IF I write this on the unlikely theme of embroideries, it is because teaching tools, of whatever kind they are, interest me. Among the most engaging, and delightful, of these that I have come upon recently is the gallery dedicated to embroidery techniques, which has come up recently at the famed Calico Museum of Textiles inAhmedabad. I know remarkably little about the subject, but I was completely drawn into it, artefact by artefact, showcase by instructive showcase, that fills the gallery. It occupies a realitively small space, but the manner in which it is organised using a fine blend of clarity and imagination takes one straight to the heart of the matter, like much else in that remarkable museum, Imight add.At the end, even the most disinterested, or uninformed, visitor leaves feeling close to the subject, richer by the experience of having been inside that space.
The Embroidery Gallery as it has come to be called even though it is more techniques than embroidered pieces (which one finds everywhere in the Museum) that it features has been visualised and installed by an Englishwoman, Professor Anne Morrell.A dedicated teacher and embroideress, Professor Morrell seems to know all that is there to know about the subject. One is aware by now that she has written extensively on techniques, has taught at many universities, and is a consultant to different institutions. She is also a key figure in many, groups interested in the craft spread throughout the world and is also behind the setting up of this gallery.Frankly, I had very little idea that the craft had almost the status of a cult with some of these groups; it is clear, in any case, that Professor Morrell is seen as a guru in the field. Much as Professor Alfred Buhler, that great Swiss teacher who was also associated with the museum long ago, was in the field of textile techniques.
|I am reasonably certain that, before she
came to India,Anne Morrell knew something, but not a
great deal, about Indian embroideries. But, once here,
and having accepted the challenge of setting up a gallery
showcasing only Indian embroidery techniques, she seems
to have immersed herself in the subject, doing fieldwork,
garnering information, placing it first in a defined
local context, and then relating it to the wider field of
embroideries from other lands. This is what gives to her
work a keen edge and a sense of great clarity. The way in
which she has gone about explaining techniques used in
the wide range of Indian embroideries is remarkably
simple, on the one hand, and highly instructive, on the
other. All the stitches broadly identified and explained,
she takes a complex piece of embroidery one of
those exquisitely colourful cholis or kanchalis
from Gujarat, for example and makes a panel, very
large and clear, showing, greatly magnified, every single
stitch used in the embroidery, and relating it to the
parts of the garment on which it has been used.What one
almost does not see on the garment, for it is so tightly
and artfully done, one begins to see clearly on her
enlarged technique panel: chain stitch, reverse chain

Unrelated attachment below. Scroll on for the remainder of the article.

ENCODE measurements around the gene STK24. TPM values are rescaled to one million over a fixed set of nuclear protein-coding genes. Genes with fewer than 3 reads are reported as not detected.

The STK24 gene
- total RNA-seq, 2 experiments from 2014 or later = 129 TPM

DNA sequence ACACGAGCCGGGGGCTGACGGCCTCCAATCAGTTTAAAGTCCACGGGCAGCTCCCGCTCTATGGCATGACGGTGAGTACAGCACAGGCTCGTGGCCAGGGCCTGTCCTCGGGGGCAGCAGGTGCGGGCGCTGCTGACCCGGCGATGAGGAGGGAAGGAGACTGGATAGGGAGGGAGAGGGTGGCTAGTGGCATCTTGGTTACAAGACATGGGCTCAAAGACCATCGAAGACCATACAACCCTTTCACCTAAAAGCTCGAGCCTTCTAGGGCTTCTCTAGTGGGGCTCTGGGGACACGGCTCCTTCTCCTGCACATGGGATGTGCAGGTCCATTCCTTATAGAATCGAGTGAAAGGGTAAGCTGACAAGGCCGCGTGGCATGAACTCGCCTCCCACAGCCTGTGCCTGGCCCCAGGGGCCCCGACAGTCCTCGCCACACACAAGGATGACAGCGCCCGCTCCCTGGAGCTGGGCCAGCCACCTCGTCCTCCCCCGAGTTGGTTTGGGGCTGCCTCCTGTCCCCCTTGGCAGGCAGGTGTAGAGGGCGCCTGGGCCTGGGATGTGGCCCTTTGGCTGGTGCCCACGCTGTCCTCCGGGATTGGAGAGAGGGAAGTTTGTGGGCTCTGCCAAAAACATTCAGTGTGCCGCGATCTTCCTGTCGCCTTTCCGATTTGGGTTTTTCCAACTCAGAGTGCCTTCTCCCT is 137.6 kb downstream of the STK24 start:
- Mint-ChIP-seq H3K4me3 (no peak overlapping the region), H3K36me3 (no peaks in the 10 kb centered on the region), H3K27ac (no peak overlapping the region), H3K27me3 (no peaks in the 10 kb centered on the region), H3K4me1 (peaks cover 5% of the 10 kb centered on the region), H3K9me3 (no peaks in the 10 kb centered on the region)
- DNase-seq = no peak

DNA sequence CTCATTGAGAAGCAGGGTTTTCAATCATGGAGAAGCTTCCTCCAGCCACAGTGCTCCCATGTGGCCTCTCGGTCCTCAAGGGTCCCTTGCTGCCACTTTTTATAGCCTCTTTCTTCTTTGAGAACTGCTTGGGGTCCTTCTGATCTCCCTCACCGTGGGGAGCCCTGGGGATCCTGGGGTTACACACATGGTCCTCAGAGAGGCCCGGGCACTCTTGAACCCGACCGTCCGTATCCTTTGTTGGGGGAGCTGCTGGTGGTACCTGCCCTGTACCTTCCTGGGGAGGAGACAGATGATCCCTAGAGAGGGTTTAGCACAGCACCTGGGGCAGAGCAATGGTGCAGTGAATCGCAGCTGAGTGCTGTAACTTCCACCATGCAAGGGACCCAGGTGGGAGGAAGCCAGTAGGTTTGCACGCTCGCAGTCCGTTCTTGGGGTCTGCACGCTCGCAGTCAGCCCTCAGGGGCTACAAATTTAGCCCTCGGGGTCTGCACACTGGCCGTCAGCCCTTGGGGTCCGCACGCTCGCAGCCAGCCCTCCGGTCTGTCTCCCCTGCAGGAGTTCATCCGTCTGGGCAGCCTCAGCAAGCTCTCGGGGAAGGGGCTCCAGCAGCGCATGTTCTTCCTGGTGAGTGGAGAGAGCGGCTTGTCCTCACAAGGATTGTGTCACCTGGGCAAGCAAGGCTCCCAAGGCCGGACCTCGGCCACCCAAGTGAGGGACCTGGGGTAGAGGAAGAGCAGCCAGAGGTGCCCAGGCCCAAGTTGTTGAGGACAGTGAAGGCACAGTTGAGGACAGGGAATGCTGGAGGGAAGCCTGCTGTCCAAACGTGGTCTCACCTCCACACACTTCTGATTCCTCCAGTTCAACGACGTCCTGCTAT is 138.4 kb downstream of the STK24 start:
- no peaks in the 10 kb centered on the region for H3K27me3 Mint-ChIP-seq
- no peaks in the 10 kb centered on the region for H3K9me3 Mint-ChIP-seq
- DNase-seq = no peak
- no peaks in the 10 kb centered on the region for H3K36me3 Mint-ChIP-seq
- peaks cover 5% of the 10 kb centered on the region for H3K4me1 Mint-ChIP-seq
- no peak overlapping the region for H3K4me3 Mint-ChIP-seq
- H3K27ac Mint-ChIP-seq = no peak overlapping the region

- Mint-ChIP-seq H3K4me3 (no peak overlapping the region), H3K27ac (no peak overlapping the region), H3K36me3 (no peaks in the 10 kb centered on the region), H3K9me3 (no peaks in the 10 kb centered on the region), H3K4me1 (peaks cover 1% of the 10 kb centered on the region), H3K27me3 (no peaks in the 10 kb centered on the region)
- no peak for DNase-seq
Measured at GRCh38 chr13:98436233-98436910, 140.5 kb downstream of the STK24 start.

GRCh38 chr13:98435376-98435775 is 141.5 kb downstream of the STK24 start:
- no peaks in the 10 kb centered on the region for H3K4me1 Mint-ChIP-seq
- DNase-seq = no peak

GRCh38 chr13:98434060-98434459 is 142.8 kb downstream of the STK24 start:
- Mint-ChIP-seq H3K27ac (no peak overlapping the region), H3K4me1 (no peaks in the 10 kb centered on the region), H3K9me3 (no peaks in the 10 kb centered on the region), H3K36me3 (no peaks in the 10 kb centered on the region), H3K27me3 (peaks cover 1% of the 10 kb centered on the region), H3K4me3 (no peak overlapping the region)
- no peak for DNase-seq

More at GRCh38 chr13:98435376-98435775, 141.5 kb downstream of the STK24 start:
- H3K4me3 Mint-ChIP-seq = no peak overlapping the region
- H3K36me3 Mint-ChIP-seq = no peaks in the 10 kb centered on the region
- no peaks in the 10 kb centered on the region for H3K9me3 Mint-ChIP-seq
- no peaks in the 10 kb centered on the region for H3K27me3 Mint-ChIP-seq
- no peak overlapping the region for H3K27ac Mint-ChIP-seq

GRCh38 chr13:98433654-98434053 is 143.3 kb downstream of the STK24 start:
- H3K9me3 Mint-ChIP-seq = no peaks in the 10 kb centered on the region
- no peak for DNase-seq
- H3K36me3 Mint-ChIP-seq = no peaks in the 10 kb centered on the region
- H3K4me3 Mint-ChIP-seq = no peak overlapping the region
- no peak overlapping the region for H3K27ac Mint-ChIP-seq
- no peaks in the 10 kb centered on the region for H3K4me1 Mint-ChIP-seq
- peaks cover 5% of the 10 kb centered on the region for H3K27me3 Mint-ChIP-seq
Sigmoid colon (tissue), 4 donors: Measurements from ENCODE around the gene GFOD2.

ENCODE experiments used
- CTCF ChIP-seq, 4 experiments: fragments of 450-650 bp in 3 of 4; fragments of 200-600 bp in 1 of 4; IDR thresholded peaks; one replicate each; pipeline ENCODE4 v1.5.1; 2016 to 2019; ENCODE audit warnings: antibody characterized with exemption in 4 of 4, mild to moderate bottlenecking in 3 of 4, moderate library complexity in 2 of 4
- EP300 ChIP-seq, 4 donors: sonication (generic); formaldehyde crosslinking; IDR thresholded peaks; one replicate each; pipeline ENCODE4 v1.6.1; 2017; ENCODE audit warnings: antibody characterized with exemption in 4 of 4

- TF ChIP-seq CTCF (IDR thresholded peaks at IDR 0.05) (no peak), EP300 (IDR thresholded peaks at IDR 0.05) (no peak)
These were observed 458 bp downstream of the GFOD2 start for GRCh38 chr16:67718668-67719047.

stitch, open chain stitch, laid work. Cretan stitch,
Romanian stitch, and so on. The stitches come alive, but
so does, with them, the garment itself, the viewer
suddenly beginning to see it with a new respect on
account of the sheer dexterity with which it was done.
Anne Morrells work is not confined toGujarat, even though the Calico Museum is located in Ahmedabad and has a vast number of textiles and garments from the surrounding region.She casts her net much wider, and within her ken are all embroidery techniques followed in India. That is how one sees objects as different, and as visually exciting, as Chamba rumals and Punjab phulkaris and Bengal kanthas and techniques as wide-ranging as mirror-work and patchwork and applique, and materials as varied as metal-threads and sequins and leather and cowrie-shells, apart, naturally, from cotton and silk and wool. Within the gallery, one travels in all directions, traverses great distances.
As I said, I know truly little about the subject. That embroidery was done in India, from very early times indeed, is something everyone knows about. If from nothing else, from the patterned wrap that the famous bust of a yogi fromMohenjodaro carries, and from elaborate references to those enticingly beautiful flowered muslins that Greek geographers described in their 4th to 3rd century BC accounts. But techniques are another matter, and it is in these that one sees reflections of contacts and commonness. The Cretan or the Romanian stitches used routinely by Indian embroiderers, naturally under different, local names, are relatively simple examples.How the same stitches some of them very complex and regard as unique to themselves by the people of one region are used in different regions of the world, separated by history and by great distances, gives one something to think about.
embroideries, my mind turns somewhat naturally towards
embroideries close to home.Among the finest work seen in
this region was done in the hills, as seen in the Chamba rumals,
so-called because similar work was done in a much wider
region than represented by that state alone. The
technique seen in them is highly refined, the embroidery
being double-sided so that the pattern appears exactly
the same on both sides. In their connection,
incidentally, find mentioning two things hard to resist.
One, the close connection between these pictorial
textiles and Pahari paintings by which they are inspired.
The two seem to be sahodara, born of the
same womb, as it were, sharing not only themes but
also a vision. The second: I am reminded, each time I see
a Chamba rumal, of T.S. Eliot. For it was he,
Ibelieve, who said speaking of the natural
inadequacy of translations that all translation is
like looking at the reverse of an embroidery. Clearly, he
had never seen a Chamba rumal in his life!